Energy is one of the largest expenditures for those trapped in poverty, he said.

"If we simply reduce the cost of living, we will be able to meet our goal of reducing poverty by 1 percent per year for the next 10 years, taking it from 27 percent to 17 percent," said Wharton. "We are committed to that and we are going to do that."

In conclusion...

Mayor Wharton said once the budget is approved, all of the things he discussed in the State of the City will be put into action.

"We must pull all of this into a plan and we're going to do just that, but the plan has to make sense. It has to be based in realism, based on the budget, as soon as we get through the budget process which will be informed by the various plans you've just heard, you'll be able to see precisely what that vision is," he said.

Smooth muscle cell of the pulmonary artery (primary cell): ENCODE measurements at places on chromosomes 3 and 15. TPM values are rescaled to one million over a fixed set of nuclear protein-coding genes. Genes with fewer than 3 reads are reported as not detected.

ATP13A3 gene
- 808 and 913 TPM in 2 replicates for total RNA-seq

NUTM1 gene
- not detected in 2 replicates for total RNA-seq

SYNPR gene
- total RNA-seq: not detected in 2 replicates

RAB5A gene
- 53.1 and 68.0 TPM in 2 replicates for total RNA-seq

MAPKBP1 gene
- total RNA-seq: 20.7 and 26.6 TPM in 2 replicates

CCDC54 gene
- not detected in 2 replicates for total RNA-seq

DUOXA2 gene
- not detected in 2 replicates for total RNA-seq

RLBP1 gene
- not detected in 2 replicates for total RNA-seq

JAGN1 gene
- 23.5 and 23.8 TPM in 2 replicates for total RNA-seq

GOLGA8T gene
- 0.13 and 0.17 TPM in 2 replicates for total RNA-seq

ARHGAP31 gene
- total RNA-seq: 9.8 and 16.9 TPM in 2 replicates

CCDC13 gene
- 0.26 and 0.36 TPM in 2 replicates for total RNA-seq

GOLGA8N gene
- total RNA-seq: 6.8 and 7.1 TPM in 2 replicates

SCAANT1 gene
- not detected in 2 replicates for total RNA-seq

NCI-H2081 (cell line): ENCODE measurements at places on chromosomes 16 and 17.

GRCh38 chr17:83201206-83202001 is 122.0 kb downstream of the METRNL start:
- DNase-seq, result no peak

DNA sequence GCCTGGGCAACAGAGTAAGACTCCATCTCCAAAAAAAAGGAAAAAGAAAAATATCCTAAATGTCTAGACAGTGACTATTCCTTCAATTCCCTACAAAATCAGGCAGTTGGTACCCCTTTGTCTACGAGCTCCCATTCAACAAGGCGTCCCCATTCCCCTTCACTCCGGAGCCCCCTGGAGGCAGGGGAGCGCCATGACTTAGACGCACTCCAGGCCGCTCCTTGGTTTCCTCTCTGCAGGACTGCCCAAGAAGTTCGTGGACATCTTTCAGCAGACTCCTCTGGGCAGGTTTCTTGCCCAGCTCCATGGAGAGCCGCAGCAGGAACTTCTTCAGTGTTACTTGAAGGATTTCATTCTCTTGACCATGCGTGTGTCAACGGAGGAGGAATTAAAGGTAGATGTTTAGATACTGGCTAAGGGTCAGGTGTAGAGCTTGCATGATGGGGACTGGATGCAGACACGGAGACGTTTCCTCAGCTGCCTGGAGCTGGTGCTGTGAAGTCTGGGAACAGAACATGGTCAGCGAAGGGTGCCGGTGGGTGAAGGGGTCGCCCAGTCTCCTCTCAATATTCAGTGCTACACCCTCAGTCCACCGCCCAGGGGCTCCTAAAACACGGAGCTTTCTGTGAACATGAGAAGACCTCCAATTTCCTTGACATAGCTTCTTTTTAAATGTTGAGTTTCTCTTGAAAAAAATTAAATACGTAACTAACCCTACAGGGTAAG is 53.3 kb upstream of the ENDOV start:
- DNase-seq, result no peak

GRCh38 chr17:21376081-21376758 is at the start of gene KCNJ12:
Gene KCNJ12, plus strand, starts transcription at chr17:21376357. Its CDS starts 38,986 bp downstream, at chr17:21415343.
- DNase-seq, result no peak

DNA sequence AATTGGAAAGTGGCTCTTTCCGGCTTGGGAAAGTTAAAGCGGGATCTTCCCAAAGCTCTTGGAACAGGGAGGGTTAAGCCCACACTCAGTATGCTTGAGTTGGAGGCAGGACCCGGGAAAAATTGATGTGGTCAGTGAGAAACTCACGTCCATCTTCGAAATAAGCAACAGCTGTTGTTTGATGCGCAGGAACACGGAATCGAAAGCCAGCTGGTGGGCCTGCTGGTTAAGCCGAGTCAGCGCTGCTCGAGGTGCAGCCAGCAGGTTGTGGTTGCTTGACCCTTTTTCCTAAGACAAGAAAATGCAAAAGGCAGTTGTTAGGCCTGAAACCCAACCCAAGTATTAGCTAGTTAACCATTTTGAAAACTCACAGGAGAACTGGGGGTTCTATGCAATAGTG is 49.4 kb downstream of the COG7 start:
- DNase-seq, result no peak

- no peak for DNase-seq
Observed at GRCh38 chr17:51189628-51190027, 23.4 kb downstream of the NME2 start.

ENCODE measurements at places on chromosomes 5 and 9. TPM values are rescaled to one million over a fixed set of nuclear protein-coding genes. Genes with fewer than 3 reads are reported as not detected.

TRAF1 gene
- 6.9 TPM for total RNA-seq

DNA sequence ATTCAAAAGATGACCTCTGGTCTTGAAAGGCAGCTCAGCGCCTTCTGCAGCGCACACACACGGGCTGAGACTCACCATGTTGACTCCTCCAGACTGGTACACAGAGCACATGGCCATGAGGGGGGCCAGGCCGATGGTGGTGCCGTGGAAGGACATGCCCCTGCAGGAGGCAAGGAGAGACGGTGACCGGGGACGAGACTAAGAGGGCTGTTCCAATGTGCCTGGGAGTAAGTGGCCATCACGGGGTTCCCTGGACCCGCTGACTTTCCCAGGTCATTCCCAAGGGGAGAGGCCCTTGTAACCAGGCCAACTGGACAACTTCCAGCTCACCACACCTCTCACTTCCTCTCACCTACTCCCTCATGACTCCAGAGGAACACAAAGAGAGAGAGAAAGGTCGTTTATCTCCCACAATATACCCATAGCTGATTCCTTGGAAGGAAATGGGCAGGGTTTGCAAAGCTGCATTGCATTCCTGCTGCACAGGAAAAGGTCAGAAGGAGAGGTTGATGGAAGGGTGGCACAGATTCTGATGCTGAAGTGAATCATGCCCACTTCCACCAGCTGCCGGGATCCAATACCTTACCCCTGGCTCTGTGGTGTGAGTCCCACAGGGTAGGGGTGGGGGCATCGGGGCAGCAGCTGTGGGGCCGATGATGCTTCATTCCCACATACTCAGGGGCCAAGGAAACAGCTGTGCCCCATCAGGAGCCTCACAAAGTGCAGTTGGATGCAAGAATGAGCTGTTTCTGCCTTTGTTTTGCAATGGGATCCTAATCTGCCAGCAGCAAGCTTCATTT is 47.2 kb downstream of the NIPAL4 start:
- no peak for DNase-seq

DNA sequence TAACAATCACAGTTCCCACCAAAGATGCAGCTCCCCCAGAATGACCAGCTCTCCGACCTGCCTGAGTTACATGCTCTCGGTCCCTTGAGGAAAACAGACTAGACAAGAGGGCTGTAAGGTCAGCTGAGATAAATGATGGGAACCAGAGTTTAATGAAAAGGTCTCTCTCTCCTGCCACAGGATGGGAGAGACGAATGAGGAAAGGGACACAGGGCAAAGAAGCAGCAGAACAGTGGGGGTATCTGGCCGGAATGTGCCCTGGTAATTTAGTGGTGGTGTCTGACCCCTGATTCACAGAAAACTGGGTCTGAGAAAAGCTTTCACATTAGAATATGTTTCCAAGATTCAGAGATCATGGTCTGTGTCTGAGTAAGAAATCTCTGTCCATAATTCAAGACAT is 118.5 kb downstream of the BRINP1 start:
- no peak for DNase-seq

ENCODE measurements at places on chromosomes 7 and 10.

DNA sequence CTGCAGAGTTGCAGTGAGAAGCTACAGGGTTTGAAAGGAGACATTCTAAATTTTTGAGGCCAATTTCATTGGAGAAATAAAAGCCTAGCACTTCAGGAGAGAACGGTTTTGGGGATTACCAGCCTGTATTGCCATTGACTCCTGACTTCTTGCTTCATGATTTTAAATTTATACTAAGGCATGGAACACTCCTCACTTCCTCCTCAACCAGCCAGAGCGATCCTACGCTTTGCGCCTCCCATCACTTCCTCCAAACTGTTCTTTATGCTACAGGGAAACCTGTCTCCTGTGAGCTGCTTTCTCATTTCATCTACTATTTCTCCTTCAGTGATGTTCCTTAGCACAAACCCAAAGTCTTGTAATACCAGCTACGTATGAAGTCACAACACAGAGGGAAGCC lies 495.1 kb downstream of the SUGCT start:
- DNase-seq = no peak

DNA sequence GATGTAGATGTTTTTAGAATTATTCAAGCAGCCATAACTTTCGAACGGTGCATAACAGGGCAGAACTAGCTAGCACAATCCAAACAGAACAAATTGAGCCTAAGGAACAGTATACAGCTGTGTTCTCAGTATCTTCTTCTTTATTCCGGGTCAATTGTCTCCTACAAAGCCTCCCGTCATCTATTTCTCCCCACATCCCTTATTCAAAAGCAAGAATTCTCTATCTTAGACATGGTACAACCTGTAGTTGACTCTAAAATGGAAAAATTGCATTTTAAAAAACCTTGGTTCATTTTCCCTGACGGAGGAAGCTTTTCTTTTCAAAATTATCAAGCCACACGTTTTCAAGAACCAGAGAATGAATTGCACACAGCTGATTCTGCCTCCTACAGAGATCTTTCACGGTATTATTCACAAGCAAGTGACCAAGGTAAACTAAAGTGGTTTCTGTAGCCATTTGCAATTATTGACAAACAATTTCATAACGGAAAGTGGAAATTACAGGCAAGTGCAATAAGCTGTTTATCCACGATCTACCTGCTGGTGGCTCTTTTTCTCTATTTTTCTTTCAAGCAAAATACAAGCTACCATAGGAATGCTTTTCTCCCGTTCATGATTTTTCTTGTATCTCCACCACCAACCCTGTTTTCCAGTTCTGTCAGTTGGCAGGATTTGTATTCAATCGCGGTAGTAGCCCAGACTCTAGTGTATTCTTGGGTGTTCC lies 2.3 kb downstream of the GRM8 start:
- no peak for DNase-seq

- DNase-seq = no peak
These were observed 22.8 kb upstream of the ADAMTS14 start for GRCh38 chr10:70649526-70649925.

The mayor wants to see Memphis become a city of choice.

"We must move away from the tail of two cities to a true story of a one Memphis, a one Memphis in which all share in all of the bounty that our great city has to offer," Wharton concluded. "Just as Dr. King died here to bring us together as one city along racial lines, we must work to bring ourselves together as one city along income lines ... We are one Memphis and we will work together against all odds to ensure that opportunity is real in the lives of every citizen."

To read the entire State of the City Address, click here: